Another alternative is an older procedure called a sigmoidoscopy, which is basically a “mini” colonoscopy with a 0.6-meter (2-foot) tube. Compared to colonoscopy, it is quicker, safer, less painful, and cheaper, but it can only look at the lower (“sigmoid”) colon. Still, randomized trials have shown that screening sigmoidoscopies reduce colorectal cancer deaths by 26%-30%.
In principle, colonoscopies should be better than either of these tests. Unlike blood tests, colonoscopies try to remove polyps before they become cancer. And unlike sigmoidoscopy, colonoscopies can examine the whole colon.
But how much does it actually help to remove precancerous polyps? Gastrointestinal doctors often point to the National Polyp Study, but this is not a true randomized comparison — the study did colonoscopies on all subjects and concluded, based on comparisons to base rates in other “similar” populations, that removing polyps helped. And how much does it help to screen the whole colon? Cross et al. compared sigmoidoscopy to colonoscopy in English patients with suspected colorectal cancer and found that sigmoidoscopy was sufficient to detect 80% of cancers.
Because of the cost, the lack of direct evidence for efficacy, and the fact that it’s hard to convince people to do colonoscopies, they are rarely used for cancer screening outside the United States and some parts of German-speaking Europe. So it would be really useful to have an RCT that tested how well screening colonoscopies work.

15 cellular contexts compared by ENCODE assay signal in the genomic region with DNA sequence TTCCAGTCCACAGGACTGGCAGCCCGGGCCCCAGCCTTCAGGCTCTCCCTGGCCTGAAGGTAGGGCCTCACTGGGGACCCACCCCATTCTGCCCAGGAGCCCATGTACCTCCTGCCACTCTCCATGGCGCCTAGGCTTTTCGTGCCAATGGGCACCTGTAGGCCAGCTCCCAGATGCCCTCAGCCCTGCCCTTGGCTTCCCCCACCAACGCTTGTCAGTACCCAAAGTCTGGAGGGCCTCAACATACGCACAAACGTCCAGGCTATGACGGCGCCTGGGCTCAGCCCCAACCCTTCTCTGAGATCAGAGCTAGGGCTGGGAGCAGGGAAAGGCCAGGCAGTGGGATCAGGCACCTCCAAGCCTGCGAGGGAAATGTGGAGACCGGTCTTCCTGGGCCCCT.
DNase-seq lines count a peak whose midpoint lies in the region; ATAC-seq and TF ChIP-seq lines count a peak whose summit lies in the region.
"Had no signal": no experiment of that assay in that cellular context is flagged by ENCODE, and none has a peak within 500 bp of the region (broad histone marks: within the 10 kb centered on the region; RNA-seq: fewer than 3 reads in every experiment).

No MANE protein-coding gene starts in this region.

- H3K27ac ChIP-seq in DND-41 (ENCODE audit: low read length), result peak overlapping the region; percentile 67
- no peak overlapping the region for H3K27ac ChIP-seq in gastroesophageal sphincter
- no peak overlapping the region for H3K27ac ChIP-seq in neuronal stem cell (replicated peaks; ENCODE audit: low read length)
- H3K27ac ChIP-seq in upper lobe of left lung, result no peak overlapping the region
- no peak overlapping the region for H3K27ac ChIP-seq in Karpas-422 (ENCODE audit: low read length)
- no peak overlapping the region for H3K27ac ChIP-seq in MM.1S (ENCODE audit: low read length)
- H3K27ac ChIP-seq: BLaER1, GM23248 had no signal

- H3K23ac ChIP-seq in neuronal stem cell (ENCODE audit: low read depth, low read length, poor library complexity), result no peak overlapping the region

That brings us to the star of our show. The Nordic-European Initiative on Colorectal Cancer (NordICC) is a huge randomized trial aimed at rigorously measuring how much colonoscopies reduce cancer and death.
Here’s what the researchers did: Between 2009 and 2014, they identified 85,179 subjects mostly in Poland (64.1%), Norway (31.2%), and Sweden (4.3%), drawn at random from population registries of people between 55 and 64 years old. They invited one-third of them to a one-time screening colonoscopy. Of those contacted, 42% accepted the invitation and underwent a colonoscopy, while 58% refused the invitation. The other two-thirds of people were not contacted and seemingly never knew they were in the trial. The researchers then followed everyone (invited or not, colonoscopy or not) for a median of 10 years and checked government records to see who had been diagnosed with colorectal cancer, died from colorectal cancer, or died from any cause.
This was an “intention-to-screen” analysis. That means that it compared the control group to the whole invited group, including both the 42% of people who agreed to a colonoscopy and the 58% who refused. (If that seems strange, keep reading.)
These were the main results:
|Risk||Invited group risk over 10 years||Control group risk over 10 years||Percentage reduction (95% confidence interval)|
|Colorectal cancer||0.98%||1.2%||18% (7% to 30%)|
|Death from colorectal cancer||0.28%||0.31%||10% (-16% to 36%)|
|Death from any cause||11.03%||11.04%||1% (-4% to 4%)|
The 18% reduction in colorectal cancer incidence was statistically significant, while the 10% reduction in colorectal cancer mortality and 1% reduction in overall mortality were not.
So the reductions — they are small. This was a surprise.
The study had a huge sample and simple, reliable statistics. The authors seemed to expect a stronger showing for colonoscopies. When that didn’t happen, they made no excuses — they just followed their preregistered statistical plan and published the results. We want research to be reproducible, right? Well, then this is what we want people to do.
This paper was greeted with gastroenterological bedlam. […]